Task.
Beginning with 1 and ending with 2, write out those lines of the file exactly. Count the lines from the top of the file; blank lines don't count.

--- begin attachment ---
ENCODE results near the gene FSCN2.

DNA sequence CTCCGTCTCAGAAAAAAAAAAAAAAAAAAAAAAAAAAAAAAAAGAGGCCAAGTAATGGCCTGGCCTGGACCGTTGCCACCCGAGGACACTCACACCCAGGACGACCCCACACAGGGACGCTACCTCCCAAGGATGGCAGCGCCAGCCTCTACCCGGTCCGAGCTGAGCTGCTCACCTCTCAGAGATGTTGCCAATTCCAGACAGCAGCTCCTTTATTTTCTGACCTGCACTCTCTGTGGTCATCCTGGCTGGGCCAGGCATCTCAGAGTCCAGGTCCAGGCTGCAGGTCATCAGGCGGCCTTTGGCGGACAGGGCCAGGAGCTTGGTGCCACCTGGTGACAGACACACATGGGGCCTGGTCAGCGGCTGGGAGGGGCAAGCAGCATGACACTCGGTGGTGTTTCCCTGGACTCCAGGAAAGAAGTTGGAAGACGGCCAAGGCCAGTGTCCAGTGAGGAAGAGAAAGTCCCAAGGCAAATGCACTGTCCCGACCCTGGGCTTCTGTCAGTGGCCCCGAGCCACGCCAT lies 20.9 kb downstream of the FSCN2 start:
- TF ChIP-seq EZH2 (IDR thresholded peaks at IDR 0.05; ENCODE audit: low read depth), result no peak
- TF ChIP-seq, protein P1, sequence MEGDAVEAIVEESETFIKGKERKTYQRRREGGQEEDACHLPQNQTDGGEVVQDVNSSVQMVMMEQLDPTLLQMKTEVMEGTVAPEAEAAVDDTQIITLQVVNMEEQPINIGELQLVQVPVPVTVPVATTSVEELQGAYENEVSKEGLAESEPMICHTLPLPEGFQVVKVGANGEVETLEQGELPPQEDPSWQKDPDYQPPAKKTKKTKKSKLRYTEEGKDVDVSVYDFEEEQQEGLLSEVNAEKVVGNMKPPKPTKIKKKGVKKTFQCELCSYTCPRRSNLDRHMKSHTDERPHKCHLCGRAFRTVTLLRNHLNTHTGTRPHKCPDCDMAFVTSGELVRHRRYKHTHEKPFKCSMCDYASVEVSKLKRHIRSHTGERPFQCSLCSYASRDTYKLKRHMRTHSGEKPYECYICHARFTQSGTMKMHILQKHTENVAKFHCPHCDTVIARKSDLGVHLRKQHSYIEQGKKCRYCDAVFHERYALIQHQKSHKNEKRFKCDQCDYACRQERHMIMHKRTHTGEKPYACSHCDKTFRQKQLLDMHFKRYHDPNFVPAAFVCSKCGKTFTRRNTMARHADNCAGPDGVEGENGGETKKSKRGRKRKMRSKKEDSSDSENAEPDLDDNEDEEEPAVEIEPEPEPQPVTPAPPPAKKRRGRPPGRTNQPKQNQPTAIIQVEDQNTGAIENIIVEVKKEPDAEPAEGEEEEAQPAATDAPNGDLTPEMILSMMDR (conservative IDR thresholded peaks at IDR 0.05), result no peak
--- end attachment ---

ENCODE results near the gene FSCN2.

DNA sequence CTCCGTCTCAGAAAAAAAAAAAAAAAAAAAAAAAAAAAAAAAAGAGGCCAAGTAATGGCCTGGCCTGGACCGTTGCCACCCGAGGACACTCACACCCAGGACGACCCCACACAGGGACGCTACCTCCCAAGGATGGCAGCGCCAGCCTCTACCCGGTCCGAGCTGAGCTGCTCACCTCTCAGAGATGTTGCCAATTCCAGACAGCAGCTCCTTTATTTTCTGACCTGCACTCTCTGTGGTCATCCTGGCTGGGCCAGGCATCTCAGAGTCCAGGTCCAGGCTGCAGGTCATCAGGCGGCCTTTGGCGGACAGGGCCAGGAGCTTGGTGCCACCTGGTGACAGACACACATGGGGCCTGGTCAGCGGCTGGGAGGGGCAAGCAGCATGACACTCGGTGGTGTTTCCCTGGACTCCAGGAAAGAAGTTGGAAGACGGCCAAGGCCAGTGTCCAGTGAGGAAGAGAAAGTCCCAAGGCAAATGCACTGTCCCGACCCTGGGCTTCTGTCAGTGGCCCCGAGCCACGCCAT lies 20.9 kb downstream of the FSCN2 start: